• “Also, women of our group reporting that they had also seen a vision of angels, who said that he was alive”

Remember that women at this time were not permitted to be legal witnesses, and the words of these women seemed like idle chatter to the apostles.

  • “Some of us went to the tomb, and found it just like the women had said, but they didn’t see him”. We must admire these two Emmaus disciples. The Jewish leaders killed Jesus, and the disciples went into hiding for fear that they might be next. The Emmaus disciples could be expected to be close-mouthed about their relationship to Jesus—except, perhaps, in the company of trusted friends. Here, however, they talk openly about Jesus with a person whom they believe to be a perfect stranger.

Jesus calls the walkers, Foolish, and not believers in what the prophets had said. Jesus kind of calls-out the two disciples for failing to believe the prophets. He says

“Didn’t the Christ have to suffer these things to enter into his glory?”. And Jesus proceeds to reveal who he was by reciting what scripture says about his coming and resurrection.

Scripture says  “They drew near to the village, where they were going, and (Jesus) acted like he would go further”. This sounds as if the Emmaus disciples have reached their home. Jesus proceeds to leave them.

“They urged him, saying, ‘Stay with us, for it is almost evening, and the day is almost over.” And he did!

How does it happen that the guest becomes the host? We don’t know, but the next actions in this passage show Jesus using the words we find in our communion service. “Jesus” took the bread and gave thanks. Breaking it, he gave to them.

And then “Their eyes were opened, and they recognized him”. Remember earlier, “their eyes were kept from recognizing him”. Now their eyes are opened. The discussion of the scriptures prepared them for recognition, which comes with the breaking of bread. It was God who veiled their eyes, and it is God who unveils them.

And then we read “and he vanished out of their sight”. Jesus had come into their presence on a walk home. They were kept from recognizing him and now and when they recognize him, he vanishes from their sight.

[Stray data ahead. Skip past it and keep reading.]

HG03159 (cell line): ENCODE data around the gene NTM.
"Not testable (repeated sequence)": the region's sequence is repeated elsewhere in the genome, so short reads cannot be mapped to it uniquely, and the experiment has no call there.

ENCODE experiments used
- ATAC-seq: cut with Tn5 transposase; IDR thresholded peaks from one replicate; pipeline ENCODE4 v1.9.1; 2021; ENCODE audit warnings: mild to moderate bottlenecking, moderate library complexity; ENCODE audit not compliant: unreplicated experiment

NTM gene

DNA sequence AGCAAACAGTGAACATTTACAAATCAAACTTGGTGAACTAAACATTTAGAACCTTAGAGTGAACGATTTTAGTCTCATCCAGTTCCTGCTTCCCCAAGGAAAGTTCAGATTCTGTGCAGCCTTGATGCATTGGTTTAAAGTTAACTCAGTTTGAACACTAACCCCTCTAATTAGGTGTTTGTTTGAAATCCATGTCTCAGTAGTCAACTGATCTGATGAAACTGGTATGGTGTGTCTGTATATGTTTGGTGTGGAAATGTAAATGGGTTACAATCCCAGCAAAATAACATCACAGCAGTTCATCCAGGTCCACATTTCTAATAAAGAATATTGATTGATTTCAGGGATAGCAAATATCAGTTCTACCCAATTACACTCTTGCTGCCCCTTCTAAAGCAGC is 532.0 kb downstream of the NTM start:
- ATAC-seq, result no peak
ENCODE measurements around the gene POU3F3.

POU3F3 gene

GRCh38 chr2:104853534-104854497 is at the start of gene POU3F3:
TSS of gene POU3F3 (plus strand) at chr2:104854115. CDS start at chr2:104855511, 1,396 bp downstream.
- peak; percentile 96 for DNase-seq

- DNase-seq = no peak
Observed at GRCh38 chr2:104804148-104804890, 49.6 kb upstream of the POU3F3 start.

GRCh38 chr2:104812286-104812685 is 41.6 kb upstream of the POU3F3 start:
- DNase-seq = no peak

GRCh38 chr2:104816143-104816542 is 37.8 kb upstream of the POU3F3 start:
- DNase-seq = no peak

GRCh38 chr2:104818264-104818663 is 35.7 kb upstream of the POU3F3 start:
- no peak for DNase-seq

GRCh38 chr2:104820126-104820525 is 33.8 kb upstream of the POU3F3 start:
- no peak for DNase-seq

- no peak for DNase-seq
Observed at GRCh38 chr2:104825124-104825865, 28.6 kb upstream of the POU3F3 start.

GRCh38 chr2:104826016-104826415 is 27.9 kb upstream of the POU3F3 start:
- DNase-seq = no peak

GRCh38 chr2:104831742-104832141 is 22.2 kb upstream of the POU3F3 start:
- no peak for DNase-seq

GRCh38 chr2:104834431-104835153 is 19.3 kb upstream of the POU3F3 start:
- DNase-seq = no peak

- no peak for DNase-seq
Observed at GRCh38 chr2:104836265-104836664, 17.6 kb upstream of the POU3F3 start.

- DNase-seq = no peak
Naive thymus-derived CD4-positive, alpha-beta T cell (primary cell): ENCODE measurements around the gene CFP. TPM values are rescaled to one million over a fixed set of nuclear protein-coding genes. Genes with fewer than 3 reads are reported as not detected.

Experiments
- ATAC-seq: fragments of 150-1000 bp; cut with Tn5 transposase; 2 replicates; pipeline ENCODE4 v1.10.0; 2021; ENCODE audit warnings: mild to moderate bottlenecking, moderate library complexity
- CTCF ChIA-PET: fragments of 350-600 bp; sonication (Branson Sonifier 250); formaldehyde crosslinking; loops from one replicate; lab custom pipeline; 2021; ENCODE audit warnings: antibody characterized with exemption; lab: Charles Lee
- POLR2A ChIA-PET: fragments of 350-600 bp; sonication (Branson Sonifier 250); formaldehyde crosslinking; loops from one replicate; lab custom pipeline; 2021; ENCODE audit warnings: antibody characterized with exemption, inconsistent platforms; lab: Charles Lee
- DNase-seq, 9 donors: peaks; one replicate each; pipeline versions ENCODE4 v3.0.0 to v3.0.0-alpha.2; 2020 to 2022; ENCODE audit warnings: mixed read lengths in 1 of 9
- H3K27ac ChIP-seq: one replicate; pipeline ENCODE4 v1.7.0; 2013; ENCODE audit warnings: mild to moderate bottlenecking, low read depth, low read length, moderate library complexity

After Jesus disappeared the Emmaus disciples hurry to share their story with the disciples in Jerusalem. They had to walk seven miles to get to Jerusalem, and the hour was late, but their good news energized them for their journey.

The two Emmaus disciples needed to share what they had heard and seen with the others. They had witnessed this incredible thing. Jesus was indeed alive and once they broke bread with Him they saw that it was him.

It is so easy to pass this scripture about the Emmaus walk off, thinking of it as a “Nice Stories about Jesus”. We let it go and gather dust for another year when we take it out and talk about it a little. But this story does impact us. Perhaps we, like the disciples on the Emmaus road, are too caught up in the horrors of the day, the fears and disappointments. We trudge along, looking down at the dirt and seeing that as the sum of our lives. Our hope is gone, we don’t know what to do. Every once in a while, someone comes into our lives and gives us a glimpse of the great good news of God’s love through Jesus Christ. But still we trudge along. Jesus would refer to us as “foolish people”, just as he did with those travelers on the Emmaus road. If they knew Jesus so well from traveling with him, why were they having trouble believing in the resurrection appearance reported by the women?

One possible response to this question is that to believe is difficult. It is easier to focus on the dirt and darkness than on the light and hope. We do this far too often in our own lives. Christ is present with us, always, in the lives of others, in the love that is shown, in the reconciliation that comes from hearts warmed and healed. John Wesley, the founder of Methodism, once said that he “felt his heart strangely warmed”. We would like that. Right now they are cold and frightened. Do we dare to believe in the power of God’s love through Christ? Good question.